Robert Wood Johnson Foundation, World Health Organization bring global project to improve health care through social science to Vanderbilt

Robert Wood Johnson Foundation, World Health Organization bring global project to improve health care through social science to Vanderbilt

by  Feb. 7, 2020, 1:33 PM
Ted Fischer leaning on railing
Ted Fischer (Vanderbilt University)

A $600,000 grant from the Robert Wood Johnson Foundation  will fund a three-year project with the World Health Organization to develop a new model for health care that incorporates the consideration of cultural attitudes and practices that affect health in the United States. This project extends a WHO effort already underway in Europe, and it will be led by Ted Fischer, Cornelius Vanderbilt Professor of Anthropology and director of the Center of Latin American Studies.

Fischer is an expert in understandings of well-being across cultures and has consulted with WHO-Europe’s project for the past four years.

“In the health field, we spend most of our time talking about medical interventions, of course, but we don’t give much thought to cultural ones,” said Fischer. “But we all have cultural beliefs and practices that affect our health, and in some cases, these can be a matter of life or death.”

“Our cultural beliefs shape the way we think about health,” said Karabi Acharya, director at the Robert Wood Johnson Foundation. “We draw from the experiences of countries around the world that bring the relationship between culture and health into sharper focus. Leveraging that global learning, this project will explore culture’s impact on our overall health and well-being in the U.S.”

A significant challenge to the implementation of effective public health strategies is overcoming what can seem like a puzzling lack of engagement or even resistance to interventions by the affected communities, Fischer said. For example, although Romania has the highest rate of cervical cancer in Europe, efforts to increase screening failed miserably. When WHO social scientists came to investigate, they learned that the women’s health practices imposed during the Ceaușescu regime from the ‘60s to the ‘80s had created a widespread mistrust between women and the medical community that had been passed down from mothers to daughters to the present day. With that new insight, public health officials understood that their first step had to be to rebuild trust with Romanian women so they would feel more comfortable participating in screenings.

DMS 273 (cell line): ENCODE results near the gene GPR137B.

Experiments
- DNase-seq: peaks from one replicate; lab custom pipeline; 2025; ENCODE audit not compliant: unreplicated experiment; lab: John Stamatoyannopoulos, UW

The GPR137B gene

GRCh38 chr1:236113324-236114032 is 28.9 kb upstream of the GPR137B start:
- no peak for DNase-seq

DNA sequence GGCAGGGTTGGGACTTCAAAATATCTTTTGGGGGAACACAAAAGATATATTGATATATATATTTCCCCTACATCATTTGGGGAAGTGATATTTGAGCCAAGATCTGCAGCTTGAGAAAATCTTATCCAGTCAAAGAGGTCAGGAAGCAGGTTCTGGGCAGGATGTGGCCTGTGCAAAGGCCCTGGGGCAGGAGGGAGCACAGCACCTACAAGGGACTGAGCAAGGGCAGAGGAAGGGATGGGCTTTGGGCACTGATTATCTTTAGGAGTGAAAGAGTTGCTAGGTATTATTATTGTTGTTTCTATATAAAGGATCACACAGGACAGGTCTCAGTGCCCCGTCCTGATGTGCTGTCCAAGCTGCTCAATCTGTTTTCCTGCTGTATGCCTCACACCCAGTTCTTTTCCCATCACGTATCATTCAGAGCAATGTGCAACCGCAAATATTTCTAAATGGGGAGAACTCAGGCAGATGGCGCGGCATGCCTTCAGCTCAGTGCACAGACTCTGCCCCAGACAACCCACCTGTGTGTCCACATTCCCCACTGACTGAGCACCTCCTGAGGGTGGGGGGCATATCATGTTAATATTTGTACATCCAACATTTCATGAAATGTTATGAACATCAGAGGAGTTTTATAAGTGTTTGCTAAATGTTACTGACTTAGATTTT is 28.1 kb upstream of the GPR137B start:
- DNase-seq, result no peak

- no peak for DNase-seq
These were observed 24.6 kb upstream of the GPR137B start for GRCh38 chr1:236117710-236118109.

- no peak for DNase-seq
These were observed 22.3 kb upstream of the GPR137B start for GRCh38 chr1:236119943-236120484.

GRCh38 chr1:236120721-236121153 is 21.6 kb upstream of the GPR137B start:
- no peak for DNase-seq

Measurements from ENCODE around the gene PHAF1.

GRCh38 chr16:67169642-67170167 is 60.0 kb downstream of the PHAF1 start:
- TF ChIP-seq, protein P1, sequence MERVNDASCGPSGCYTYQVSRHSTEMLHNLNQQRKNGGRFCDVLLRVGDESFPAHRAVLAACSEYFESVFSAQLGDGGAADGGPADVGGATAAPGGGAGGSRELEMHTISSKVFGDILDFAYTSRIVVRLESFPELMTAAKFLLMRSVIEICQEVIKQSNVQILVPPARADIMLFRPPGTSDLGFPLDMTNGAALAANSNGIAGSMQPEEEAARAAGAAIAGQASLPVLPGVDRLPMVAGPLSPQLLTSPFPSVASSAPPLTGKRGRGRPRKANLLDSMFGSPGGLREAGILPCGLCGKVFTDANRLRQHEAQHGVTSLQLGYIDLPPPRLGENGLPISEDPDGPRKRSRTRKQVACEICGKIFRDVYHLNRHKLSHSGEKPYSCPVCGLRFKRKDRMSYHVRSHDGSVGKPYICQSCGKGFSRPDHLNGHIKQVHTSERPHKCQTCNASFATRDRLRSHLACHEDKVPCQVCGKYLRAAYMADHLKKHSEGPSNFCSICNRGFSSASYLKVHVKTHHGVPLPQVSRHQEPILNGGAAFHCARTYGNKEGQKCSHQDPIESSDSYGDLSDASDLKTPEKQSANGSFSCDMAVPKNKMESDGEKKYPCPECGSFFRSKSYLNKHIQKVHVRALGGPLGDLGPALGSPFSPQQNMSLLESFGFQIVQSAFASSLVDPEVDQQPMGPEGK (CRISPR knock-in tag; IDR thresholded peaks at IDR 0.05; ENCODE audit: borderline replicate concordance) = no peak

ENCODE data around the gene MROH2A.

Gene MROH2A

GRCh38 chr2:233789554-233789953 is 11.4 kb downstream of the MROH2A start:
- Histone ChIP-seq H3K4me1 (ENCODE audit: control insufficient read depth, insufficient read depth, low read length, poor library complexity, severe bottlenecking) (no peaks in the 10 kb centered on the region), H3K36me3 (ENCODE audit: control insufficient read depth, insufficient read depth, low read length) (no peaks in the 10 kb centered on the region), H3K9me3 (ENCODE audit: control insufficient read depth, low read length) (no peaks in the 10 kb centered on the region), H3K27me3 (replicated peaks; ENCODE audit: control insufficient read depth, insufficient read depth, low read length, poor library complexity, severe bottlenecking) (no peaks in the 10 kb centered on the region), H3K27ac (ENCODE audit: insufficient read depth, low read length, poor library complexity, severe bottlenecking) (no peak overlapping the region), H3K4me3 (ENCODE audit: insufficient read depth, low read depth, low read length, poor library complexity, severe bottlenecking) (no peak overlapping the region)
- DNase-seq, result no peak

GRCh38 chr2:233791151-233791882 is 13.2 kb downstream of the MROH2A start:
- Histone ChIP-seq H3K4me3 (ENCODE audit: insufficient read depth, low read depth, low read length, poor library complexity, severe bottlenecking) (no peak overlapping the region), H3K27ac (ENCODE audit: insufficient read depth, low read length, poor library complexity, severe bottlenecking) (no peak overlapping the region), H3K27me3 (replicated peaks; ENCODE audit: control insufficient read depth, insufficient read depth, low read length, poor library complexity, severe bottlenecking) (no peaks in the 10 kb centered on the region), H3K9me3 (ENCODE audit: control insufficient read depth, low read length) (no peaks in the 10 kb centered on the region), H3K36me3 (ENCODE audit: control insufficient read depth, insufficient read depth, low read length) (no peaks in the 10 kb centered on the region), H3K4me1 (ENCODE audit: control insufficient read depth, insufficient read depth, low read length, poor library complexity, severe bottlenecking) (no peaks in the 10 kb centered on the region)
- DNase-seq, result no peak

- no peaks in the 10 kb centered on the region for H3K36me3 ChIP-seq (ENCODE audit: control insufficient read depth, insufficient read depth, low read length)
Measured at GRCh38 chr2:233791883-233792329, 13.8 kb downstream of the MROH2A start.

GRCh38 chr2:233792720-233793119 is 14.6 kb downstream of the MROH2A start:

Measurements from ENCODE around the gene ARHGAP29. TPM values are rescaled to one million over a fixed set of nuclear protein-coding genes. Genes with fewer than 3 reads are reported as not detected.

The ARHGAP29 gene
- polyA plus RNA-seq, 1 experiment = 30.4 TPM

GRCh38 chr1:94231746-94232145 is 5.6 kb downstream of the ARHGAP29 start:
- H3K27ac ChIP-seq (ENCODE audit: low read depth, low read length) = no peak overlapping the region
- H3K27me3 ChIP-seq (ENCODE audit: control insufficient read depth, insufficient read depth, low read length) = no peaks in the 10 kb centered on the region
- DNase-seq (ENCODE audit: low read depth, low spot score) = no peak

“We all have cultural beliefs and practices that affect our health, and in some cases, these can be a matter of life or death.”

“What we plan to do here is look for success stories like this from overseas, where cultural considerations have improved health outcomes, and identify ways to apply what we’ve learned from them to problems facing the United States,” Fischer said. “For example, obesity is a huge concern here. But food isn’t just fuel to people—it’s about love and culture, too. We have to understand what food means to American communities before we can change how people relate to it.”

Drawing on on Vanderbilt’s unique strengths in the study of culture and health, Fischer will convene an advisory panel of Vanderbilt social scientists with expertise in health topics. Jonathan Metzl, Frederick B. Rentschler II Professor of Sociology and Psychiatry and director of the Center for Medicine, Health, and Society, will lead the advisory panel.

Fischer’s team will also consult with an international expert panel of academics, policy makers, practitioners and other stakeholders to identify and translate relevant WHO successes to the U.S. context. They will commission new research on key topics as well as developing policy briefs and sharing their findings with health care practitioners.

“The medical field has been moving toward a model of considering the whole person, not just the disease, for a while now, and this project presents a great opportunity to rethink how we do medicine in ways we might not have considered before,” Fischer said. “And that’s really exciting.”

CLAS Distinguished Lecture

Myriam Moscona, award-winning Mexican poet, to give CLAS Distinguished Lecture Feb. 17

Mexican poet, journalist and visual artist Myriam Moscona will open the Center for Latin American Studies’ Distinguished Lectureship Series on Monday, Feb. 17, with a public lecture titled “Judeo-Spanish: A Torch Lit 500 Years Ago that is Extinguishing in my Hands.” The talk will begin at noon in Buttrick Hall, Room 162.

Also on Feb. 17 from 2:30 to 4 p.m., Moscona will conduct a poetry writing workshop in Spanish. The workshop, to be held in Furman Hall, Room 319, is open to all faculty and students.

On Tuesday, Feb. 18, at 4 p.m., Moscona will participate in the graduate seminar “Modern Hispanic Poetry and Poetics.” She, along with graduate students and faculty from the Department of Spanish and Portuguese, will critically read her poetry book Ansina. Moscona also will converse with participants in Spanish on being a poet, journalist and artist in Mexico. The seminar will be held in Furman Hall, Room 217.

Contact: Christina Karageorgou-Bastea
christina.karageorgou@vanderbilt.edu

Play commissioned by Vanderbilt and Nashville Children’s Theatre

Vanderbilt’s Center for Latin American Studies and the Nashville Children’s Theatre co-commissioned a children’s play based on Julia Alvarez’s award winning book Return to Sender. The Nashville Children’s Theatre hosted the play’s world premiere in October.